The EORTC 18071 Trial: Comparing Adjuvant Ipilimumab Treatment and Placebo in Patients with Stage III Melanoma

Conference Correspondent - ESMO 2014 - Immuno-Oncology


The adjuvant treatment options for patients with locally advanced melanoma that are at high risk for relapse are limited, underscoring the need for effective agents in this setting. The monoclonal antibody ipilimumab that is directed against an immune checkpoint molecule cytotoxic T-lymphocyte antigen (CTLA)-4 to augment antitumor immune responses is currently approved for patients with advanced melanoma. At ESMO 2014, Eggermont and colleagues presented results of the large, randomized, double-blind EORTC 18071 clinical trial that sought to test ipilimumab in the adjuvant setting (Eggermont et al. ESMO 2014: Abstract 1087O).

In this trial, 951 patients who had undergone complete resection of stage III cutaneous melanoma were randomized to receive ipilimumab 10 mg/kg (n = 475) or placebo (n = 476) every 3 weeks for 4 doses (ie, induction therapy), then every 3 months for up to 3 years, until completion, disease recurrence, or unacceptable toxicity (ie, maintenance therapy). The primary end point was recurrence-free survival (RFS); secondary end points included overall survival and distant metastasis-free survival.

At a median follow-up of 2.7 years, ipilimumab therapy resulted in a significant prolongation of RFS compared with placebo (26.1 vs 17.1 months), with a 25% reduction in risk of recurrence (hazard ratio, 0.75; P = .0013). The 3-year RFS rates were 46.5% and 34.8%, respectively, for the ipilimumab and the placebo cohorts. The RFS benefit extended to all patient subgroups assessed, including stage IIIA, IIIB, or IIIC, microscopic or macroscopic lymph nodes, and with or without an ulcerated primary lesion. In particular, post-hoc analysis showed that the RFS benefit was higher for patients with microscopic disease and for those with ulceration of the primary disease.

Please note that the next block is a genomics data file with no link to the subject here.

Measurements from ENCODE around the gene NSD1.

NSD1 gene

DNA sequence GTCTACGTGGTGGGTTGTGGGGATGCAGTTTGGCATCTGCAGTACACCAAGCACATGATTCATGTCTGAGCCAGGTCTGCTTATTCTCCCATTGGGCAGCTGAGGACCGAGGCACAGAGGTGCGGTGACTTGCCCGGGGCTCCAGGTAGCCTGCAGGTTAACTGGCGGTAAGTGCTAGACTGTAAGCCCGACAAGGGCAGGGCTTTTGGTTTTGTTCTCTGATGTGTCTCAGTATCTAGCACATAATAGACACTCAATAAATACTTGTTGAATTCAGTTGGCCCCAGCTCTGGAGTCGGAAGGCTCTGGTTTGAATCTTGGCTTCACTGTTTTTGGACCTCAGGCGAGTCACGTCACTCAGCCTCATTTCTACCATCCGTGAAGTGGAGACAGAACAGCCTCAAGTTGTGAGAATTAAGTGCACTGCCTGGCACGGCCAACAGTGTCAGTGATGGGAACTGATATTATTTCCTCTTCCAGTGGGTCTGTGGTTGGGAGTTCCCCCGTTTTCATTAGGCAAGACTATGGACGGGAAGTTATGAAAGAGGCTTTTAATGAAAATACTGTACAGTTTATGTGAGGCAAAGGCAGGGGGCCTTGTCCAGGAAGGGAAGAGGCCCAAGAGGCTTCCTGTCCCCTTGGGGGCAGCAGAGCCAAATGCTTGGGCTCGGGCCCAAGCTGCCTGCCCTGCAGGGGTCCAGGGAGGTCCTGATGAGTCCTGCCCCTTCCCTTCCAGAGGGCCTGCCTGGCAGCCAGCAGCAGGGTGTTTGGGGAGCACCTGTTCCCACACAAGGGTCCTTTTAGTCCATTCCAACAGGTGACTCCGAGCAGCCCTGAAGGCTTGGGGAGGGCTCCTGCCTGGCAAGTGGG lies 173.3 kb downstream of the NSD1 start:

A higher incidence of grade 3 or 4 immune-related adverse events was reported in the ipilimumab-treated group compared with placebo (42% vs 2.5%, respectively). Common immune-related adverse events were gastrointestinal (16% vs 0.8%), hepatic (10.7% vs 0.2%), and endocrine (8.5% vs 0%) in nature. There were 5 treatment-related deaths (1.1%), including 3 patients with colitis, 2 with gastrointestinal perforations, 1 with myocarditis, and 1 with Guillain-Barre syndrome. Treatment discontinuation because of adverse events was 52%, of which 38.6% discontinued within 12 weeks.

Health-related quality-of-life assessment showed no clinically significant differences between treatment arms in mean scores for global health status at any time. The researchers concluded that ipilimumab as adjuvant therapy provided a significant improvement in RFS compared with placebo for patients with stage III melanoma at high risk for recurrence. Although the safety profile was consistent with that observed with ipilimumab therapy in advanced disease, the investigators pointed out that its use in the adjuvant setting was associated with a higher incidence of endocrinopathies.